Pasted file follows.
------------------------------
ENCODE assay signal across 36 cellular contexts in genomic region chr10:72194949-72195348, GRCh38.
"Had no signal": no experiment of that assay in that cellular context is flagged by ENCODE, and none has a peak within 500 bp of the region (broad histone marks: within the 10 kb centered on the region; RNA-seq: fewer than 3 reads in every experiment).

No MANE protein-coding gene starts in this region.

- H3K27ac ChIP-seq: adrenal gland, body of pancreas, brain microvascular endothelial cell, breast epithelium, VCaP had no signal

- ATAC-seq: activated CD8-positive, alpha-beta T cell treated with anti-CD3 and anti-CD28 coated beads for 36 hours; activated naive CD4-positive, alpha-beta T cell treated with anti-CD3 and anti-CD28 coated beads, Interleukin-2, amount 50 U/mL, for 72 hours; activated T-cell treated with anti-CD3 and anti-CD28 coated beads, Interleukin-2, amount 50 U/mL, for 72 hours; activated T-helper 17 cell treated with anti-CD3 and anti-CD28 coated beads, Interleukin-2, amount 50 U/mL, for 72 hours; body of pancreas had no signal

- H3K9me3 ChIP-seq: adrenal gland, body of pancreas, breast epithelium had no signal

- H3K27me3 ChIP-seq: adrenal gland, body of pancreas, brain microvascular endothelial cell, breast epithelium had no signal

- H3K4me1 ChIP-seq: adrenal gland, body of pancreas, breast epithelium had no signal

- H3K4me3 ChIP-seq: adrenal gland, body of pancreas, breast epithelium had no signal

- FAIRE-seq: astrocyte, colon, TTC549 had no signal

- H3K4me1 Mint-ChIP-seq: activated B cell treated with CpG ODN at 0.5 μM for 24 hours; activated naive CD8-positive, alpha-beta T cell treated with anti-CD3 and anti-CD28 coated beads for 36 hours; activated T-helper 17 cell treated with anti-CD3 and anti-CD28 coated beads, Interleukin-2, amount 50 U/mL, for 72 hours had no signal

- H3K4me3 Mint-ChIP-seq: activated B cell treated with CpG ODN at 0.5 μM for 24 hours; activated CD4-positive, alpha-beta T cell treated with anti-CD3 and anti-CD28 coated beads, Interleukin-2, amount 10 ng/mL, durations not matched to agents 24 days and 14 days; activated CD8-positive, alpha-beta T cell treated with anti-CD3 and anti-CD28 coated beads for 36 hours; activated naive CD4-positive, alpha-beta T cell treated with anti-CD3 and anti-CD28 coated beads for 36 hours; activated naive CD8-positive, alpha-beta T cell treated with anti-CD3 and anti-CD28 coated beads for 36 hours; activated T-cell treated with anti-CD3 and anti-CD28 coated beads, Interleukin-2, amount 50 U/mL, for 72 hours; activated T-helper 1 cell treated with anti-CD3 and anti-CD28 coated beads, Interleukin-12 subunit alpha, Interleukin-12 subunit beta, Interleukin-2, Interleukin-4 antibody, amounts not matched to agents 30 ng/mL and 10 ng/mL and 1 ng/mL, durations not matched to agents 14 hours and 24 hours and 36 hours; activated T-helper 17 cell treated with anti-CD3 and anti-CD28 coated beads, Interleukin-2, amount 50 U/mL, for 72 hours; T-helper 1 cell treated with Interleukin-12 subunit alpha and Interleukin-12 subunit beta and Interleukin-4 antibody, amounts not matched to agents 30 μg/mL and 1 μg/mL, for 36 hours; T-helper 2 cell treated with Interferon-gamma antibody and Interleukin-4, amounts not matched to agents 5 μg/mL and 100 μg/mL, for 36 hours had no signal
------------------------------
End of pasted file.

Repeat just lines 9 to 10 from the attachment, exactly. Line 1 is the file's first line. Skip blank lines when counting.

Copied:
- H3K4me3 ChIP-seq: adrenal gland, body of pancreas, breast epithelium had no signal

- FAIRE-seq: astrocyte, colon, TTC549 had no signal